That is a meaningful sanction, particularly because the judge prohibited Goldman from covering Tourre’s penalty of $650,000. I doubt, however, that she could stop Goldman employees from individually gifting cash to Tourre. And, if they have any kind of sense of fairness, they should start passing the hat—because Tourre was the only one out of probably thousands of people engaged in similar behavior who got busted. Which means that, if you want to structure deals so they are likely to collapse and lie about it to your buy-side clients, the odds are spectacularly in your favor. More important, if you are a senior executive and you want to pressure your employees (including by promising them huge bonuses) to structure deals that are likely to collapse and lie about it to your buy-side clients, the odds in your favor approach certainty.

Talk is cheap. But ultimately, it’s hard to see how anyone’s behavior is going to change with the regulators we’ve got.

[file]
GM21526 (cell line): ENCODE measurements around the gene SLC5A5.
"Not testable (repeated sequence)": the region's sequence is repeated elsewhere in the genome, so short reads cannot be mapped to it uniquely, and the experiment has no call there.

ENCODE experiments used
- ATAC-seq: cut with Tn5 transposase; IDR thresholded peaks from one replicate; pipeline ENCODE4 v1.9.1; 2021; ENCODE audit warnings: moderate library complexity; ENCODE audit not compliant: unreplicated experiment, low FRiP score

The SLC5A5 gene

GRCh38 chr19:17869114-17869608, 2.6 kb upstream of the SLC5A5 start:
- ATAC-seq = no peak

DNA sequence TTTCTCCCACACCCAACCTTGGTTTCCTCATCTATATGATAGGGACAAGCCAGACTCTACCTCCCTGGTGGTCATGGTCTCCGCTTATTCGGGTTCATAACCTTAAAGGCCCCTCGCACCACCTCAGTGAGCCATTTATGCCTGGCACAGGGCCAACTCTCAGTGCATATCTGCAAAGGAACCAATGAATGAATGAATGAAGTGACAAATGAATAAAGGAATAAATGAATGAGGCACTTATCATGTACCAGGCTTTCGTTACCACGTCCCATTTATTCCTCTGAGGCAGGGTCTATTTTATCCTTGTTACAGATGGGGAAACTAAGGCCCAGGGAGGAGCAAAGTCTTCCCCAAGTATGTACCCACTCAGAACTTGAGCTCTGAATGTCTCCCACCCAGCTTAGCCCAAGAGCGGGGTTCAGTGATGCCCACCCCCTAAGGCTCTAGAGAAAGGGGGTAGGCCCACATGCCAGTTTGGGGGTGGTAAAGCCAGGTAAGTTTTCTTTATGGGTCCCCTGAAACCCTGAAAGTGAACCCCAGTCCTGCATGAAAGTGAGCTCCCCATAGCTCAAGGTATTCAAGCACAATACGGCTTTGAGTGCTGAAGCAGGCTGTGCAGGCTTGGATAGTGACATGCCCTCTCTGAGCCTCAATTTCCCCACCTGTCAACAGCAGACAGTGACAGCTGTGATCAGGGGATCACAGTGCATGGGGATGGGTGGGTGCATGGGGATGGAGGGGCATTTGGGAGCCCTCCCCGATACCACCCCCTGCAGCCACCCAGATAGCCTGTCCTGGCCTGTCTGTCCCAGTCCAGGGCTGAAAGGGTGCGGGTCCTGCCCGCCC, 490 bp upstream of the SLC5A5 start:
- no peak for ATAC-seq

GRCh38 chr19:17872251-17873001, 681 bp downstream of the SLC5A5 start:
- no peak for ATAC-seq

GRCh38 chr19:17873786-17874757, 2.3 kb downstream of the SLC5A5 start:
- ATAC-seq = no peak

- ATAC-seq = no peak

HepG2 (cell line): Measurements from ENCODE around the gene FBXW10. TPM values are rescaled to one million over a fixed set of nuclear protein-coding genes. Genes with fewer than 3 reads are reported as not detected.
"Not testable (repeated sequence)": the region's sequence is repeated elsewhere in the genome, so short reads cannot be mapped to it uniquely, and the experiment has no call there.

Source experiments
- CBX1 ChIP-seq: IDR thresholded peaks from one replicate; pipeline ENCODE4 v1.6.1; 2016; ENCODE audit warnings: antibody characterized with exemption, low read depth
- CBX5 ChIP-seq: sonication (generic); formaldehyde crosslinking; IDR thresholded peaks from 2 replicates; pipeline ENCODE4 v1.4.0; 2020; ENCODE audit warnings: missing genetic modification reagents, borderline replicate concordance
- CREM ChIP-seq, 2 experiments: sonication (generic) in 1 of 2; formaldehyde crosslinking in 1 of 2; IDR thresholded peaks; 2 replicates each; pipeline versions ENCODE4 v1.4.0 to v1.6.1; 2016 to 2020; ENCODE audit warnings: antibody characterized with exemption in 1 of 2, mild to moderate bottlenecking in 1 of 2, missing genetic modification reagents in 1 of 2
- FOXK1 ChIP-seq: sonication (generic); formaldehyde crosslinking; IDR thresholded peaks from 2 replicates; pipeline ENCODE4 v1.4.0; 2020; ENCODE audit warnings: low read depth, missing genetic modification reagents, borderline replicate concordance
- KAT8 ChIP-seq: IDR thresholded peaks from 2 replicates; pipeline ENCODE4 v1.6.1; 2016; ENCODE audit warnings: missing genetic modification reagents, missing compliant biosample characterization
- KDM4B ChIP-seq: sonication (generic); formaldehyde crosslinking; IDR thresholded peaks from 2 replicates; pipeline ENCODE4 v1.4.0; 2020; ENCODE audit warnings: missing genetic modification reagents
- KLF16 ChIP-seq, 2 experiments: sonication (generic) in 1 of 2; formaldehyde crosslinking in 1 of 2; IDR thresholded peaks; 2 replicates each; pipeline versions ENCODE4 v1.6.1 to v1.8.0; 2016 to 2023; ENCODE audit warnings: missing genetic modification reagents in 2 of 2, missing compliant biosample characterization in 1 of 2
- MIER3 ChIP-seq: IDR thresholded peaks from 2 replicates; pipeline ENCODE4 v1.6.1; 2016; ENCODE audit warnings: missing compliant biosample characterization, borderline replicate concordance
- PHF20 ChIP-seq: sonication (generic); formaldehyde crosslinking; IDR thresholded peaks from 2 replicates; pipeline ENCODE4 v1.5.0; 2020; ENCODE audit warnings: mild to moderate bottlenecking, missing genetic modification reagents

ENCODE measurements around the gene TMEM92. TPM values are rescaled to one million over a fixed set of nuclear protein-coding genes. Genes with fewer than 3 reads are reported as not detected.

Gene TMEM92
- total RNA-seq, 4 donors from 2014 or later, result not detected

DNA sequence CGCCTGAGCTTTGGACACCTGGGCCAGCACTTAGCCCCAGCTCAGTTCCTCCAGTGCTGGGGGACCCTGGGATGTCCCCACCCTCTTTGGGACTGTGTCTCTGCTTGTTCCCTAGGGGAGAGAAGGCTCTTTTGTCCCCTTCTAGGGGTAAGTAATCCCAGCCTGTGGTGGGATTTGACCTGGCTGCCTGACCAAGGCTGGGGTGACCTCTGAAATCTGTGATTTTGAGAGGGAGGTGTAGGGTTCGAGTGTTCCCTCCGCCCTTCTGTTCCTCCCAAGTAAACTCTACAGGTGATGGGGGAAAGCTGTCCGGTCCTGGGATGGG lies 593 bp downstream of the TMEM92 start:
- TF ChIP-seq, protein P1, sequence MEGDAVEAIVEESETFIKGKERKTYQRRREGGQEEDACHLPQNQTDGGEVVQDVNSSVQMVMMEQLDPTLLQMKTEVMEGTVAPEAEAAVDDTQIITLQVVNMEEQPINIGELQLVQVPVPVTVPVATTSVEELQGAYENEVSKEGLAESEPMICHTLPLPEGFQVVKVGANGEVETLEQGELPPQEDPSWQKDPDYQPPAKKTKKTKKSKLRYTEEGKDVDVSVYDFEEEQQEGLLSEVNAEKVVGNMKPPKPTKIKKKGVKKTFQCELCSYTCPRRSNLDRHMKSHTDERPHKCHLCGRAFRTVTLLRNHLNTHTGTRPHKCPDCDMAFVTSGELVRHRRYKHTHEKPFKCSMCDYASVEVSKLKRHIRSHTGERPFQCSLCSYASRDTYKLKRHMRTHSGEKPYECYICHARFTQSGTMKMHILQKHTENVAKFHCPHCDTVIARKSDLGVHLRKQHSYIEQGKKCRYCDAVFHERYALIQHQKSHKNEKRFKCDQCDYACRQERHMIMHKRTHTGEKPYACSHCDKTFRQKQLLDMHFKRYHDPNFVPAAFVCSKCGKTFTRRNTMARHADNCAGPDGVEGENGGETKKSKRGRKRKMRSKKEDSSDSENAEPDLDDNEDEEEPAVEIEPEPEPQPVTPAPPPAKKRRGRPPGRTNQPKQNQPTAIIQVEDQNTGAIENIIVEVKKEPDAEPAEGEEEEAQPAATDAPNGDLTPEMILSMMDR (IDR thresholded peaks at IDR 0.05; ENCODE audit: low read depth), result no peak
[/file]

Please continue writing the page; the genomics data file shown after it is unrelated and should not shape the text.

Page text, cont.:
12 thoughts on “You Don’t Say

  1. I agree, a priest is not a priest, when he decides to preach rather than teach. And as for the law, there is a law for uins, and a law for weins, and they ain’t the sange law.

  2. Torre forgot the first law of email use as a lawyer at the company where I worked said in 1993 “Don’t say anything in an email you would not mind appearing on the front page of the New York Times tommorrow” It seems that in general corporate folks need to be instructed in this. maxim as an awful lot of folks have gotten caught with their emails down. Since land lines at banks are recorded, I guess there is always a walk in the park.

  3. If you cut funding for the regulators and loosen the regulations, you can’t make much in the way of changes. I agree that more financial industry folks should be convicted, but it is the federal government which is responsible for minding the hen house. And so it goes.

  4. Not for publication. James Kwak means “flout” (conspicuously disobey) not “flaunt” (display in a showy way). It matters because they have opposing meanings.

  5. Again, the real story is that the big banks were acting just as the law and regulators wanted them to do. The story is now available for anyone who isn’t a political hack; ‘Fragile By Design: the Political Sources of Banking Crises and Scarce Credit’

  6. From page 223 of Calomiris and Haber, we learn that just one activist group ACORN, between 1993-2008, managed to extort, using the CRA ratings as a cudgel; $13.5 million from Bank of America, $9.5m from JPMC, $7.4m from HSBC and $8.1m from Citibank.